The Port State Measures Agreement is more than just a set of recommendations.
How to build on recent successes in the fight to end illegal fishing proved to be a major topic of discussion at June’s Capitol Hill Ocean Week (CHOW) in Washington. The annual program, held during National Oceans Month, brought together more than 600 national and global policymakers, scholars, scientists, and conservation leaders to talk about the state of the world’s oceans.
For example, Ian Urbina, the New York Times reporter who has written extensively about lawlessness on the high seas, led an insightful discussion about the critical importance of tracking and enforcement in fighting illegal, unreported, and unregulated (IUU) fishing. The potential impact of the Port State Measures Agreement (PSMA), which took effect June 5, dominated the conversation. The international treaty went into force following ratification by more than 25 governments. The total currently stands at 34. The United Nations pact is designed to stop the flow of illegal fish through ports around the globe. It is the first binding international accord to specifically target this illicit trade.
Whether it’s in a setting such as CHOW or part of advocates’ day-to-day work, efforts to identify the issues and vulnerabilities that allow IUU fishing to continue will help craft solutions to a huge global problem. Experts say seafood stolen from the ocean is worth up to $23.5 billion globally each year.
But what exactly do we need? Is it political will, as Bumble Bee Foods’ CEO Chris Lischewski referenced during the panel when reflecting on difficulties in tackling problems in the past? I would argue that the level of concern and focus has been building. Although the U.N. Food and Agriculture Organization adopted the PSMA in 2009, launching the approval process, 16 government ratifications took place in 2016. That’s more than half of the number needed. And with the guiding principles now in place, attention can turn to implementation.
Cooperative efforts needed to get the job done
The PSMA is more than just a set of recommendations. It is a “how to” for governments looking to administer port State controls appropriately. The PSMA is built on the importance of sharing information among port officials to improve transparency, standardize port inspections, and stop illegal fishermen at the dock. But the treaty’s success will only be as good as our ability to carry it out. We need concrete plans for enforcement—and more nations to ratify the PSMA—to ensure its effectiveness.
Still, the accord is only one weapon in the arsenal of those seeking to end illegal fishing around the world. For the treaty to live up to its potential, other important pieces also must be in place. Those include effective processes to identify and track fishing vessels, as well as to attain appropriate enforcement.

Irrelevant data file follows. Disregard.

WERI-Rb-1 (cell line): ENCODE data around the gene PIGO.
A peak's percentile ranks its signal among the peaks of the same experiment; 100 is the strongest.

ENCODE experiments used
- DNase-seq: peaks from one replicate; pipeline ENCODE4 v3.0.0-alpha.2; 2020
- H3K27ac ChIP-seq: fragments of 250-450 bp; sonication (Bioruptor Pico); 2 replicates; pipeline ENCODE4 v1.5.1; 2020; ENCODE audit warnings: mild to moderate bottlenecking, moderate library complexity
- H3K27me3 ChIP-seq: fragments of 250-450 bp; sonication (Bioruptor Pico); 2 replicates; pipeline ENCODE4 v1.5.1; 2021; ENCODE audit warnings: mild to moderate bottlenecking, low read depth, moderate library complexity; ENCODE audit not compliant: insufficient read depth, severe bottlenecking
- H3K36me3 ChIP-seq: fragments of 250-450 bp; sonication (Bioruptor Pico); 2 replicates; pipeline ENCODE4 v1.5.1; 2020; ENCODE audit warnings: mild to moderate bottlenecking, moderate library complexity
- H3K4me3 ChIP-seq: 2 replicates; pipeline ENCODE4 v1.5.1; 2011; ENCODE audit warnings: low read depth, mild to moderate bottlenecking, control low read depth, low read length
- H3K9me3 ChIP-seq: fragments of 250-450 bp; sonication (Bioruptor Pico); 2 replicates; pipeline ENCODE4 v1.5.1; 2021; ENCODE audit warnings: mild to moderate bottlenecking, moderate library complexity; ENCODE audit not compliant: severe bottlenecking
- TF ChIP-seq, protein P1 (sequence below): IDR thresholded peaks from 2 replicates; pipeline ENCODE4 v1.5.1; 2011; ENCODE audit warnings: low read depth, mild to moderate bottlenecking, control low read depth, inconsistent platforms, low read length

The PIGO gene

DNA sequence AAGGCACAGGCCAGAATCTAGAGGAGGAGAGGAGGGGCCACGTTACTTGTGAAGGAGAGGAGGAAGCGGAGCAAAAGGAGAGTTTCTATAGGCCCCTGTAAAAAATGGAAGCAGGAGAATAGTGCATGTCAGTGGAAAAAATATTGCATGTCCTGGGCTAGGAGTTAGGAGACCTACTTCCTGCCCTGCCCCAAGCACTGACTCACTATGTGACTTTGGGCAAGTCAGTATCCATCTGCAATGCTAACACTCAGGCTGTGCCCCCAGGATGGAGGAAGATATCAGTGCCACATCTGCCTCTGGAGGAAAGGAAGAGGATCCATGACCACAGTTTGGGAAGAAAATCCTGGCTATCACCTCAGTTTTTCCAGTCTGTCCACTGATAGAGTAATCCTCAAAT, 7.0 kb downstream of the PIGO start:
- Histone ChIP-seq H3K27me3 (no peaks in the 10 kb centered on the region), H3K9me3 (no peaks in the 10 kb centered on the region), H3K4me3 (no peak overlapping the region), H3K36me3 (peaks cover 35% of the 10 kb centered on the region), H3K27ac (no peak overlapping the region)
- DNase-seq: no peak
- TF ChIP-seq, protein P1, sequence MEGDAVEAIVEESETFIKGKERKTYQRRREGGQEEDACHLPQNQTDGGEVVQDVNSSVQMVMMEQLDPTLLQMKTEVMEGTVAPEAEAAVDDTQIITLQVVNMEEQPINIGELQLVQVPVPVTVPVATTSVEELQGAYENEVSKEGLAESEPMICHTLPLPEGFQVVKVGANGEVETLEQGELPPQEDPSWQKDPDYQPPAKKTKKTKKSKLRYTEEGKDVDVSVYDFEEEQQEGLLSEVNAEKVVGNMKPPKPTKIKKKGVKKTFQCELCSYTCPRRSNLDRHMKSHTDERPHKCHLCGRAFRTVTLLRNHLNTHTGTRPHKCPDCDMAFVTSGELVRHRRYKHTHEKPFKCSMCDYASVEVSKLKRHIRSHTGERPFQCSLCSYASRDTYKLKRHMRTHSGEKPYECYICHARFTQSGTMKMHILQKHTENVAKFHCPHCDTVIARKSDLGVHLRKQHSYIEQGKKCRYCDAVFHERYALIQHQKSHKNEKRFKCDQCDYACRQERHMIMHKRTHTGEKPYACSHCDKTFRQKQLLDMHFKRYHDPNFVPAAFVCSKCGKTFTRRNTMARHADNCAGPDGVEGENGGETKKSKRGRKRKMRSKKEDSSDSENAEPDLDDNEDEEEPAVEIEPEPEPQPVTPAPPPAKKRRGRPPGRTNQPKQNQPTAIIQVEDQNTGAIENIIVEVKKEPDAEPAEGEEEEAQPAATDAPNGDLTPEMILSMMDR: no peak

Identification. Authorities must be able to prevent vessels from effectively disappearing. This is easier said than done when identifying features, such as a boat’s name, call sign, or flag, can be changed easily. Without a mandate for all fishing vessels to have permanent unique identifiers, such as IMO numbers, criminals can fly different flags and change identities quickly. On the panel, Michele Kuruc, an expert on IUU fishing with World Wildlife Fund, compared what is needed to vehicle identification numbers for cars. “We need VINs, not license plates,” she said.
Tracking. Advancements in technology such as Automatic Identification Systems (AIS) and Vessel Monitoring Systems (VMS) provide ways to monitor vessel movements and activity around the globe. In partnership with Satellite Applications Catapult, The Pew Charitable Trusts in 2015 launched Project Eyes on the Seas, a satellite monitoring system that integrates layers of sensors and data, including space-based radar and photographic imagery, AIS and VMS, license databases, and oceanographic and environmental data, to analyze vessel behavior. Shah Selbe of National Geographic shared his experiences with vessel tracking technology, especially the use of remote sensors. The technology exists, the panelists asserted, but the data must be collected and analyzed properly.
Enforcement. The last step is stopping those who break the law. To do this, authorities need adequate enforcement capabilities. Proper enforcement requires countries to take a proactive approach to sharing information and data on illegal fishing cases across international borders, whether through regional partnerships such as FISH-i Africa or through Interpol, the global police network.
The United States has taken critical steps in the fight to end illegal fishing since last year’s CHOW conference. Last June, much discussion focused on how the administration would begin implementing recommendations in the action plan developed by the Presidential Task Force on Combating IUU Fishing and Seafood Fraud.
The right combination of motivation and innovation can provide the answers to overcome the challenges that hamper proper stewardship of global fisheries. As ocean advocates continue to push this fight to end illegal fishing, it’s important to remember the reason for doing so: to safeguard the health of marine ecosystems and fish populations, as well as the food security and livelihoods of millions of people around the world.
Tony Long directs the ending illegal fishing project for The Pew Charitable Trusts.